The images above and below show the latest position of Tropical Storm Hermine, which is currently located just Northwest of Fredericksburg, TX. The above image shows the radar perspective from the New Braunfels, TX radar site. The image below shows a visible satellite image perspective (from outer space, no less).
Hermine is still not through with the Lone Star State...but has already left a mark or two. The images below show significant storm reports so far since landfall. First image is from southcentral Texas, with a few of the more notable reports highlighted on the left hand side of the image (click to enlarge):
The second image highlights reports from central Texas so far today:
Not really addressed by the above images is the widespread, heavy rainfall. Here at my house near Kyle we have measured 3.03 inches so far today, and it's still raining moderately at this time. We need every drop we can get, and fortunately the rains in our area fell in such a way as to not cause any major problems (other than a few of the unavoidable fender benders, etc.)
Other parts of the state, particularly further South and East, haven't been so lucky. While the rains were much needed there as well...they fell even heavier, and in a shorter time period. Below is the doppler radar estimation of total rainfall so far in association with Hermine. The site is again from New Braunfels, TX (click to enlarge):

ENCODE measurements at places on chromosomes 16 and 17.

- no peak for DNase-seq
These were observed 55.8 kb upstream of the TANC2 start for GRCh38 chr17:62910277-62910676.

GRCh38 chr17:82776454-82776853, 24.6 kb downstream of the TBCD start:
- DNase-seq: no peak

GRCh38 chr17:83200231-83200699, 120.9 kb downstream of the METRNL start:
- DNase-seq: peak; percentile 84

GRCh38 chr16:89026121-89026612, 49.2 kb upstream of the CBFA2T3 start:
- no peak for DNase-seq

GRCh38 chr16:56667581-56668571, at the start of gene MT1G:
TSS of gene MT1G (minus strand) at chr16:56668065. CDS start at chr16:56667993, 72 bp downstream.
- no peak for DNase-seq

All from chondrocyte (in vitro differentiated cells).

The brightest pink and purple areas (most widespread near the coast) indicate total rainfall estimates of 6 to 8 inches. The red shaded areas indicate rainfall of 3-4 inches. The orange and yellow areas correspond to estimates of 1.5 to 3 inches.
Below is the same information, except as presented by the Corpus Christi radar site:
...and the Brownsville radar site (where the white shaded areas indicate rainfall estimates of greater than 10 inches, mostly over water):
Hermine continues on North/Northwestward this evening as a Tropical Storm, even some 200 miles from the coast! Further weakening, at least insofar as the winds are concerned, is likely this evening and overnight, but the heavy rainfall threat is far from over. Below is the latest forecast of rainfall potential for Oklahoma, Kansas and Missouri through tomorrow, where the rains have yet to begin in earnest: